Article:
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Women Managers’ Careers in a Chinese Commercial Bank

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posted on 19.04.2017, 14:40 by Yue Fei
China’s rapid economic growth since 1978 has made the country an important place to examine. This growth, though raising 800 million people out of poverty, has also created challenges for the state, one of which is how to integrate China into the global economy, and how to create understanding between distinct business practices. Increasing trade between China and the rest of the world has made it necessary to understand different cultural business practices to avoid conflict and misunderstandings. Another challenge for China is the increasing economic independence of women, which has resulted in the need to address gender inequality in the workplace in terms of women’s experience in their careers. This is a micro-ethnographic study of a Chinese bank in a medium sized city on the east coast of China, and I collected the data between July to September 2012. This includes over 492 hours of observation in the working practices of the bank, examination of 164 documents, and interviews with 51 managerial employees. The study focuses specifically on woman managers in the bank, and examines how they made their decision to work in banking, how their career developed and how they understand gender equality in the bank. It also examines whether they experience discrimination because of their gender, in what is usually regarded as a male dominated career. The study found that the women managers negotiate their gender positions moving between the established feminine and masculine characteristics in their role as managers depending on the context. However more relevant to the female managers is the cultural context of working in a Chinese bank. Guanxi was a prominent feature in this study; this was in terms of recruitment, promotion, discrimination and job allocation. The study argues that guanxi has adapted to the political, social and economic development of China, but continues to be essential for understanding Chinese culture and gender relations in the bank, which would be relevant in other industries in China. The implication is that to work with Chinese companies, other countries need to have a deeper understanding of how guanxi operates if they are able to successfully operate in a Chinese context. Furthermore, this study also postulates that traditional Chinese cultural values promote informal flexible work for women, protect their career progress during their maternity leave, encourage cooperation at work, and encourage commitment to the bank. This study contributes to the discussion on Chinese women’s career in management and argues that categories such as collectivism, individualism, feminism, and masculinity are too narrow for the complexity of the modern Chinese professional woman.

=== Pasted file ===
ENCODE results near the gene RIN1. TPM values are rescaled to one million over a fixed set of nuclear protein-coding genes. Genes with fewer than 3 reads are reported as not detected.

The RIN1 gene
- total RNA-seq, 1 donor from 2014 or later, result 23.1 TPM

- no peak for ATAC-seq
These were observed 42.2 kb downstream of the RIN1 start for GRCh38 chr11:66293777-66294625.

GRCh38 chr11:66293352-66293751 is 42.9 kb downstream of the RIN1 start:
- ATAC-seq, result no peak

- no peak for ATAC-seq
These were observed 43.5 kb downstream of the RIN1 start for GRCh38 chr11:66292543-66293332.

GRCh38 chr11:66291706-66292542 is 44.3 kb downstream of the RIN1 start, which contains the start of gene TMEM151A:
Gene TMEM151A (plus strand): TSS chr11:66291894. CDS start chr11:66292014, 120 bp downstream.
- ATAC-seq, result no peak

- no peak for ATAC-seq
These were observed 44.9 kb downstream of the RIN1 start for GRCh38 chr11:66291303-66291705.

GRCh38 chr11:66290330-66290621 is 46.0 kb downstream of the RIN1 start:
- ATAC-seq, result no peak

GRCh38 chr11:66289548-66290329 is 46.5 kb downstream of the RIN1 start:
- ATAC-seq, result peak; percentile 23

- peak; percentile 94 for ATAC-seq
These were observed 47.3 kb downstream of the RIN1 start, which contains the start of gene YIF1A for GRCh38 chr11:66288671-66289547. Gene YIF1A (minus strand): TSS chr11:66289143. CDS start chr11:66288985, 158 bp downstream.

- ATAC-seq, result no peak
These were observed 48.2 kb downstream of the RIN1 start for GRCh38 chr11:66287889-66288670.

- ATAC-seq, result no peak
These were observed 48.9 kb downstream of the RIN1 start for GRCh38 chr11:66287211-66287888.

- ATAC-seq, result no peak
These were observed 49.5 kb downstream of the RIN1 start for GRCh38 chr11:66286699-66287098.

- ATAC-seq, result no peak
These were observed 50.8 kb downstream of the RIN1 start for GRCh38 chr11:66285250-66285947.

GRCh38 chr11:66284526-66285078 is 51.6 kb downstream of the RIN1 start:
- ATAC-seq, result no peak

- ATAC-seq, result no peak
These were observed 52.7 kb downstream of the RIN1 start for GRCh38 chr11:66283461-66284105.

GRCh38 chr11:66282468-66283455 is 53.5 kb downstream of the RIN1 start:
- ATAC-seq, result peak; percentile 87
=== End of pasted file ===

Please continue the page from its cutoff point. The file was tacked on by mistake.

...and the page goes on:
Weik, Elke; Brook, Paul

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School of Management

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University of Leicester

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